Wednesday, June 10, 2009


June 10, 2009 ST
The accidental - but masterly - historian
By Goh Sui Noi, Senior Writer

IN A way, Professor Wang Gungwu is an accidental historian.
His first love was literature. He would have picked literature for his honours course at the University of Malaya in Singapore except that the professor of English whom he admired had returned to England. He was left to choose between economics and history, the other two subjects he had studied. Economics, with its abstract models, he found too theoretical. 'I was more interested in unique things and things that actually happened,' he explained. So he chose history.

Even so, he could have gone on to pursue his interest in creative writing. 'In the end, I had to decide whether I was good enough to be a creative writer.'

He decided that he did not have the talent or will to write great novels or poetry and so chose to be a scholar instead.

'The scholarly life was something that appealed to me,' he said. He liked that teaching at a university meant taking part in the task of discovering new knowledge, of having better interpretations or devising new approaches.

Literature's loss is history's gain. Prof Wang went on to become a fine historian of China and the Chinese, penning many riveting books of history. He will be honoured on Friday for his work when he will be conferred an Honorary Doctorate of Letters by Cambridge University. He will be joined by nine others, including 1998 economics Nobel laureate Amartya Sen and philanthropists Bill and Melinda Gates.

This is not the first accolade that Prof Wang has received for his work, but it holds special meaning for him. For one thing, he is not an alumnus of Cambridge. He has not worked in Britain, whereas he has done so in Australia, where he has received honorary degrees from several universities. Chinese and Hong Kong universities have also awarded him honorary professorships and degrees respectively.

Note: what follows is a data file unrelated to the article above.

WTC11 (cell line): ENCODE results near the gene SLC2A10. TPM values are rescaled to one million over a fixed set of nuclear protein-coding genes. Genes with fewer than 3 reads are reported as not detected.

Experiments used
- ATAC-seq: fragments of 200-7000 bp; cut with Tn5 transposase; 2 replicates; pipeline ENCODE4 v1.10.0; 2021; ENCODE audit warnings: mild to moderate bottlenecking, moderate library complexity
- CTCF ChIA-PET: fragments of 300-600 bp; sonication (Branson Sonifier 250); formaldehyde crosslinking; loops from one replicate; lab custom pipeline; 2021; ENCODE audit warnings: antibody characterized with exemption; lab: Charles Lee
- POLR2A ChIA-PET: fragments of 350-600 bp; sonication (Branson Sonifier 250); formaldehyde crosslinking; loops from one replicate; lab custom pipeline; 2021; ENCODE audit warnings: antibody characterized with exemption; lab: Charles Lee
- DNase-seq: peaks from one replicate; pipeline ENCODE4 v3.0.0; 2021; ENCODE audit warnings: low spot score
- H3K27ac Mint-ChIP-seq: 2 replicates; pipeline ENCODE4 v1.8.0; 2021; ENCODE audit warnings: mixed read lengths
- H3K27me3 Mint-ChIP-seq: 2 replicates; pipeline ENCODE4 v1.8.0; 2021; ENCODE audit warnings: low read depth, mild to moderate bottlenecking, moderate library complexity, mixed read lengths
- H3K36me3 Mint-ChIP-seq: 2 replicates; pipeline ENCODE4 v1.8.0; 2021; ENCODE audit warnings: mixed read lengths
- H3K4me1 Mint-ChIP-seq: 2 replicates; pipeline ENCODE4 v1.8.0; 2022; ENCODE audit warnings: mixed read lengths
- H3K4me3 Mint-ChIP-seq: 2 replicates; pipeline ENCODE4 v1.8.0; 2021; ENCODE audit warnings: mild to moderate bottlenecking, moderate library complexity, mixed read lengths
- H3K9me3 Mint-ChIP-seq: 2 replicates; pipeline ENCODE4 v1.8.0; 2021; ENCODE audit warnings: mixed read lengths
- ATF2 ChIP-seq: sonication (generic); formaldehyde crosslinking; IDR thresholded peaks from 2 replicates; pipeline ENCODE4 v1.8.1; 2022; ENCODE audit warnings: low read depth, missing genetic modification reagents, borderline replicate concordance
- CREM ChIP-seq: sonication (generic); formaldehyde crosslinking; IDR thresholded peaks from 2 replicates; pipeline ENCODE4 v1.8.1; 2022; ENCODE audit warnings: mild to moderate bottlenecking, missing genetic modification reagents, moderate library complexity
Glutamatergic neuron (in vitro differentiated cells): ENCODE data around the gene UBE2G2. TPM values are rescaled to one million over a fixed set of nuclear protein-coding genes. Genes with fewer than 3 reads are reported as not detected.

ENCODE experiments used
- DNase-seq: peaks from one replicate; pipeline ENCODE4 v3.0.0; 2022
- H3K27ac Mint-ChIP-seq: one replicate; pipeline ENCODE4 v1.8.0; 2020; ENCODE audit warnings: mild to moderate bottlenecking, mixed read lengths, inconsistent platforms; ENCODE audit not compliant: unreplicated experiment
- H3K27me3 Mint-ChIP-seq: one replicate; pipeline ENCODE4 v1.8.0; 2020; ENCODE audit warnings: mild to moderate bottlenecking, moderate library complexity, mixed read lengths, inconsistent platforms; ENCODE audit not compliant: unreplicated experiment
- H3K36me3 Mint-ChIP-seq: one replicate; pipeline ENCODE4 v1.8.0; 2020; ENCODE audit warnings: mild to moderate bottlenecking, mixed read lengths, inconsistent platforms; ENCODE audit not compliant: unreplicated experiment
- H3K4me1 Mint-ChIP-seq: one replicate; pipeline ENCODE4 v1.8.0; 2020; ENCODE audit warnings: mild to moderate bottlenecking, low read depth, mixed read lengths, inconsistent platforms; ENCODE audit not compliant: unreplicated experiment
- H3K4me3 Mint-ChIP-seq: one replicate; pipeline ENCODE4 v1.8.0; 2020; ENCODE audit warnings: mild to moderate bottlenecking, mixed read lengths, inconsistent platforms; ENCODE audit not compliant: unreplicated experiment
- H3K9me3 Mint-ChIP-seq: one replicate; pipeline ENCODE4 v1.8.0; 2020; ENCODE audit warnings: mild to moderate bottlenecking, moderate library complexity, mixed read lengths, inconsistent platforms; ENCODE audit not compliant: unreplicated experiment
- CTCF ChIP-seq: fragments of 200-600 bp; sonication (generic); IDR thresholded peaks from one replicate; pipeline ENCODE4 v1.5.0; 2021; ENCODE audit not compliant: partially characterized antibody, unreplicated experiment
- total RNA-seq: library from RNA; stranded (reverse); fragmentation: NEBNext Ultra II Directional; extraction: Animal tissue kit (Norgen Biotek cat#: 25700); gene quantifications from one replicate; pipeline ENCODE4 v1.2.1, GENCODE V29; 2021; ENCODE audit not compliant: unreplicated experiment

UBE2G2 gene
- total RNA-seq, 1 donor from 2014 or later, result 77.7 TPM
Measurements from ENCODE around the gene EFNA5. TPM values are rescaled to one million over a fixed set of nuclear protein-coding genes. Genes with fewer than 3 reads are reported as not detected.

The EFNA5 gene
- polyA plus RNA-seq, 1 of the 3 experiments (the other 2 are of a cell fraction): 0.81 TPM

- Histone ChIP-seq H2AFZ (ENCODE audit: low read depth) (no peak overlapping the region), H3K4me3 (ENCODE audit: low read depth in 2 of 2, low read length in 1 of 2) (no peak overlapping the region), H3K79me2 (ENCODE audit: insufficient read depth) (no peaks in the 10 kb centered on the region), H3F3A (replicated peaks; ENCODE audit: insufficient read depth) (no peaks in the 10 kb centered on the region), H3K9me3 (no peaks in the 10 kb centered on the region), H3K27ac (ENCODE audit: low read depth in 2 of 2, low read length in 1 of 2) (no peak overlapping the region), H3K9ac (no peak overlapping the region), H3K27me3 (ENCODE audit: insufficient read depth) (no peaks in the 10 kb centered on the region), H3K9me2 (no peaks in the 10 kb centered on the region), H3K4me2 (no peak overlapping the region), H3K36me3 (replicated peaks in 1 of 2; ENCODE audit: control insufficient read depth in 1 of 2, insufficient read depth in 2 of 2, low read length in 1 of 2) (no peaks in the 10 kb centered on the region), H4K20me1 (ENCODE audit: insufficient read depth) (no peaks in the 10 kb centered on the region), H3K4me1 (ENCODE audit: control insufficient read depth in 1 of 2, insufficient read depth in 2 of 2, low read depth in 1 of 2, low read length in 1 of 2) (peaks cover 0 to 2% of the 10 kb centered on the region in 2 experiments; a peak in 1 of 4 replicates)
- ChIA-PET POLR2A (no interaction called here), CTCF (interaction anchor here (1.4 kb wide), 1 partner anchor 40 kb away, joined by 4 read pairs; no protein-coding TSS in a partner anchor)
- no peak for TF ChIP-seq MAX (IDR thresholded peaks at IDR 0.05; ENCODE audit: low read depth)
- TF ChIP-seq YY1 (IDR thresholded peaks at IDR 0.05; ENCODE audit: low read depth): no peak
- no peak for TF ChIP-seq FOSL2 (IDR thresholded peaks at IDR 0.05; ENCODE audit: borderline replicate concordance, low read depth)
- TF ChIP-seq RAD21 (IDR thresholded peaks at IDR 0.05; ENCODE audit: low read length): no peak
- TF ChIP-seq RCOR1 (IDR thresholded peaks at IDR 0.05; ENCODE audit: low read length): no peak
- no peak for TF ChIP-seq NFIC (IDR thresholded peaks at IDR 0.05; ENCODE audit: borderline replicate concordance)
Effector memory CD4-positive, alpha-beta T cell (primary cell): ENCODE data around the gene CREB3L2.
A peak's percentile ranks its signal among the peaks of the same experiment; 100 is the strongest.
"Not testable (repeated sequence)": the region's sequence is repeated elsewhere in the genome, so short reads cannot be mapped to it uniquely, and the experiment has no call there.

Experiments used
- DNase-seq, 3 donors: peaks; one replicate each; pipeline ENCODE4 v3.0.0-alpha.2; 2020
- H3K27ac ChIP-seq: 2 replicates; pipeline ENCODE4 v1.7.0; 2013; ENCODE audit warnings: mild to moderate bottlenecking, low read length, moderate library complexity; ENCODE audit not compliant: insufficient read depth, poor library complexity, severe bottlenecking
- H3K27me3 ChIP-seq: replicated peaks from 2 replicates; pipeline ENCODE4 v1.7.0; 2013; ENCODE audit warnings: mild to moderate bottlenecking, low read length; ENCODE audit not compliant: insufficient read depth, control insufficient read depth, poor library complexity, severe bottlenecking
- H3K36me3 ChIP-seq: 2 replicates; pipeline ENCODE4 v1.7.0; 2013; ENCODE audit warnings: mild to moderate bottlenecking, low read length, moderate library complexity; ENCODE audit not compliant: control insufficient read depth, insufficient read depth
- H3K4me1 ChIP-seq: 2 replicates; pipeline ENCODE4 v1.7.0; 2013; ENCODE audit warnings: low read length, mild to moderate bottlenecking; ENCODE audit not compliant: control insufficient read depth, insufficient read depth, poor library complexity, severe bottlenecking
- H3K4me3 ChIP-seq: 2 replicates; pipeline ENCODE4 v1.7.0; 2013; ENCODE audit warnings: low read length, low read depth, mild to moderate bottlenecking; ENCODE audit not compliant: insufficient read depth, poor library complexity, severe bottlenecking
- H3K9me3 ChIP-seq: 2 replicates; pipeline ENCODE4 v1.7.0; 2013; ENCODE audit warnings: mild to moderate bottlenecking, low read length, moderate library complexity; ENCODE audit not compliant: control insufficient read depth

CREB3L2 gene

The latest award 'is special because it suggests that Cambridge University, which is a very good university, feels (Chinese history) is an important field and that my work is worth honouring or rewarding in some way', he said.

Prof Wang's work reflects his abiding interest in understanding the human condition, believing as he does that one can attain a deeper understanding of the present by knowing the past. As is the case with all great historians, what motivates Prof Wang's interest in the past is not the past as such but the present.

He was first drawn to study China's history because he had spent a year in Nanjing in 1947-48 at the National Central University. He saw a regime that had just won a victory against the Japanese and was in possession of huge resources decline rapidly and lose a civil war within three years. He wanted to understand why great civilisations could collapse.

He started by studying the reformist Kang Youwei and the nationalist revolutionary Sun Yat-sen, but found it impossible to do so given the atmosphere of the time. After the communist takeover in China, and with colonial Singapore combating its own leftists, anything to do with contemporary China was considered politically suspect. Books published in China were banned and that limited his research material.